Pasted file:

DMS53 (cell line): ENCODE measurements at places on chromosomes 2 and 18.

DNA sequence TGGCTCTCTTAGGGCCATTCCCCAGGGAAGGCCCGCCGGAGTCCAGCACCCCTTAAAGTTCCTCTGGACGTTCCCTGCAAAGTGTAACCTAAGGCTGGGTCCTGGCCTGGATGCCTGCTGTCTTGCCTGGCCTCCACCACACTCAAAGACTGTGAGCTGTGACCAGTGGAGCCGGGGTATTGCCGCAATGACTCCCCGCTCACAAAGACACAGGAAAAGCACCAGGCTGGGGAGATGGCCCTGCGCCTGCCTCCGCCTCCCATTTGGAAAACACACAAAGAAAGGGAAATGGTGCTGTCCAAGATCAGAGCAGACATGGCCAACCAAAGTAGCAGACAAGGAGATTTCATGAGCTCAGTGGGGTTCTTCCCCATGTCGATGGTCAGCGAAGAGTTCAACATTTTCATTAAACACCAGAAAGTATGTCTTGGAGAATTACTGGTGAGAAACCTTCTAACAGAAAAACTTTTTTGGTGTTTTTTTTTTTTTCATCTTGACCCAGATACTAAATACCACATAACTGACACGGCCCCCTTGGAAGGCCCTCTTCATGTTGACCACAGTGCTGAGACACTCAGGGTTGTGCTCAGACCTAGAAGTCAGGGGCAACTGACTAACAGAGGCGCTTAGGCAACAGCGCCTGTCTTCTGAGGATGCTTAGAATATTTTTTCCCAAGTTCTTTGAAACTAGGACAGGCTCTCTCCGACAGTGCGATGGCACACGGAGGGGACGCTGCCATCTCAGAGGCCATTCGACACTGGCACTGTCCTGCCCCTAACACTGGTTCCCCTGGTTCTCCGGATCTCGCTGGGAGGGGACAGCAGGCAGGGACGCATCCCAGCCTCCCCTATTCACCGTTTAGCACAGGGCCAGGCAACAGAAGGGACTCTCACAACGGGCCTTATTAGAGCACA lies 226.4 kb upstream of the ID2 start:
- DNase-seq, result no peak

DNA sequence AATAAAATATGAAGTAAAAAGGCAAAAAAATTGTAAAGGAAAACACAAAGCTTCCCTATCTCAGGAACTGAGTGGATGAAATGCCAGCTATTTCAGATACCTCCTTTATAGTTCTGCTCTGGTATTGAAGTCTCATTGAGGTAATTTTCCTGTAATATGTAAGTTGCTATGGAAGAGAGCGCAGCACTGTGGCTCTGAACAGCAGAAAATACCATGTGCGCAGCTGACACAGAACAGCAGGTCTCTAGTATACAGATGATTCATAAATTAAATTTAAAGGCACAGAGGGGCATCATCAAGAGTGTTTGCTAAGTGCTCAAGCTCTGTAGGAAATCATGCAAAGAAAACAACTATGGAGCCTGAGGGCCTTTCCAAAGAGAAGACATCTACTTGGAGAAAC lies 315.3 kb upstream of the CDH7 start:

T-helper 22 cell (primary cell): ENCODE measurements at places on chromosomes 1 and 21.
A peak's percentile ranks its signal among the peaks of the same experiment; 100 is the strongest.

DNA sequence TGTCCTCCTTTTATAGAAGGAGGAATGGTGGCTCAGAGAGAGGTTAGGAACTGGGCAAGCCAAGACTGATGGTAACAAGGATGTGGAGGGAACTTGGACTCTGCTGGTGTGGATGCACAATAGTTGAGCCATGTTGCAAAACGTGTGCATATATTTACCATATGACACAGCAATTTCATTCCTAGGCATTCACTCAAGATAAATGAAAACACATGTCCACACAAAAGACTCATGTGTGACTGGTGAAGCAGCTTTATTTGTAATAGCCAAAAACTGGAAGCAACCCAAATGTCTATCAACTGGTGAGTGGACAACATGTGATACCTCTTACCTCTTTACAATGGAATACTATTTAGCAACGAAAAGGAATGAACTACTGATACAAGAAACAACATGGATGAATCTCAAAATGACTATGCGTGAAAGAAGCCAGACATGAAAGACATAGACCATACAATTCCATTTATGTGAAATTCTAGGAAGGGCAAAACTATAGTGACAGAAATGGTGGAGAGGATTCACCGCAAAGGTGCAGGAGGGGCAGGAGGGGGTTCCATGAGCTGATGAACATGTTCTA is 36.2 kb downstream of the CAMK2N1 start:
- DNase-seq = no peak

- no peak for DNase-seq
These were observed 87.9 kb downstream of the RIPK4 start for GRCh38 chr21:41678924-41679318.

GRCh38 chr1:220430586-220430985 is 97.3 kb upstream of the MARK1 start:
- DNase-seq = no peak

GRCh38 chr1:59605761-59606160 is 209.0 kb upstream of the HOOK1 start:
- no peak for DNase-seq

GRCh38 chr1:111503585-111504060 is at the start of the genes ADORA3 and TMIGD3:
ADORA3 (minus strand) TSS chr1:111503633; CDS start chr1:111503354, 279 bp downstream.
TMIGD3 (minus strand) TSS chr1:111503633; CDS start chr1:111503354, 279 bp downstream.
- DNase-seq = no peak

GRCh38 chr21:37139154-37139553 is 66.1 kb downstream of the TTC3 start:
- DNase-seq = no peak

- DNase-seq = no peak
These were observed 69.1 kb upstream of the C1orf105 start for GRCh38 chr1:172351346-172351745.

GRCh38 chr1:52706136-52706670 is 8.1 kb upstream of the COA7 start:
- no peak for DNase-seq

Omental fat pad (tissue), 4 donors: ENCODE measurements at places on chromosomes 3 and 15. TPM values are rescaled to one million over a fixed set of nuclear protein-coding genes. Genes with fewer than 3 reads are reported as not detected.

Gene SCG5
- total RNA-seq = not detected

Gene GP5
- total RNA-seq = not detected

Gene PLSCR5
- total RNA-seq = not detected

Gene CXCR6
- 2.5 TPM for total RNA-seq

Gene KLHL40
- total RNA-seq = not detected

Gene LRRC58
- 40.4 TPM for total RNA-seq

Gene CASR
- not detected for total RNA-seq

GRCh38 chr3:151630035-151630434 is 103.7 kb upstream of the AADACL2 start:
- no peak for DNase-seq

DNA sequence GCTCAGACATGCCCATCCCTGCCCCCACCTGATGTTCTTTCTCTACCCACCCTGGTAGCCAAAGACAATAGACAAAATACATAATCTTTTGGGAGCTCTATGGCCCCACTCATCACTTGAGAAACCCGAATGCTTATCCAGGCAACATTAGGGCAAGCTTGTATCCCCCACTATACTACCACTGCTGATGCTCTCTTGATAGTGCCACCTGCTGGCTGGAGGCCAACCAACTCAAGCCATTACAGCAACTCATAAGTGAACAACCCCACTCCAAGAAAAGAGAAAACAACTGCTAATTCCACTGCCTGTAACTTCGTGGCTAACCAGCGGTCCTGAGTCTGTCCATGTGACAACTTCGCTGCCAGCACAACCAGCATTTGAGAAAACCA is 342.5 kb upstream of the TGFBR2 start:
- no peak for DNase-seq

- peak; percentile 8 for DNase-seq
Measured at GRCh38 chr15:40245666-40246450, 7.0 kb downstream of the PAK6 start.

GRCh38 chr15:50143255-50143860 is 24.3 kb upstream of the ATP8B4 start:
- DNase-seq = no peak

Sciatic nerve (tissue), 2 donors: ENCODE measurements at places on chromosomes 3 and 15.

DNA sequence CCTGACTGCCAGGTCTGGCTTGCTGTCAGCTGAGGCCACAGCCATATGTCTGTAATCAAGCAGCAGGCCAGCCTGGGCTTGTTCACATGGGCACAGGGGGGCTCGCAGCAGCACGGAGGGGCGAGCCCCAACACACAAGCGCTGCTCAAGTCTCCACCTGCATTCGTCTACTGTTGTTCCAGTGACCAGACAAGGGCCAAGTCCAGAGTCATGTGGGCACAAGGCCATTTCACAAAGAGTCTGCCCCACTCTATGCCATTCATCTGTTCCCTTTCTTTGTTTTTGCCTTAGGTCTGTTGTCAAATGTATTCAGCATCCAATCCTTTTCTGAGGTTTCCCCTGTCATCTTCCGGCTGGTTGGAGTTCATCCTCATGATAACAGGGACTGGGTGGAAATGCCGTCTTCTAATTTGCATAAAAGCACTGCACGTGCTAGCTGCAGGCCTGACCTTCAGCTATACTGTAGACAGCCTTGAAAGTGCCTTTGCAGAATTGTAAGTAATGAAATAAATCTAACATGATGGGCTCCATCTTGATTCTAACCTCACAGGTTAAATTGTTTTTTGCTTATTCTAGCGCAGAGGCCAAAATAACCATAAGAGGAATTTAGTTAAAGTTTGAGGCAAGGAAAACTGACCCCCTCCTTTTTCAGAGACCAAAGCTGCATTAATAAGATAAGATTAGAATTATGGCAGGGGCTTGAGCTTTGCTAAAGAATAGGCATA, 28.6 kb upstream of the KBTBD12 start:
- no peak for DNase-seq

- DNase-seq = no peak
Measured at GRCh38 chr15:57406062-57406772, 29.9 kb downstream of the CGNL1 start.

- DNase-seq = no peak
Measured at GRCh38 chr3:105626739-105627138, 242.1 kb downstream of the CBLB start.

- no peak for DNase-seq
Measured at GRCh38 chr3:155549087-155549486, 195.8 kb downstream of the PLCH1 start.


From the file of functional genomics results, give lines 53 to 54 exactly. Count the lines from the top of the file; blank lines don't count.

- DNase-seq = no peak
Measured at GRCh38 chr3:105626739-105627138, 242.1 kb downstream of the CBLB start.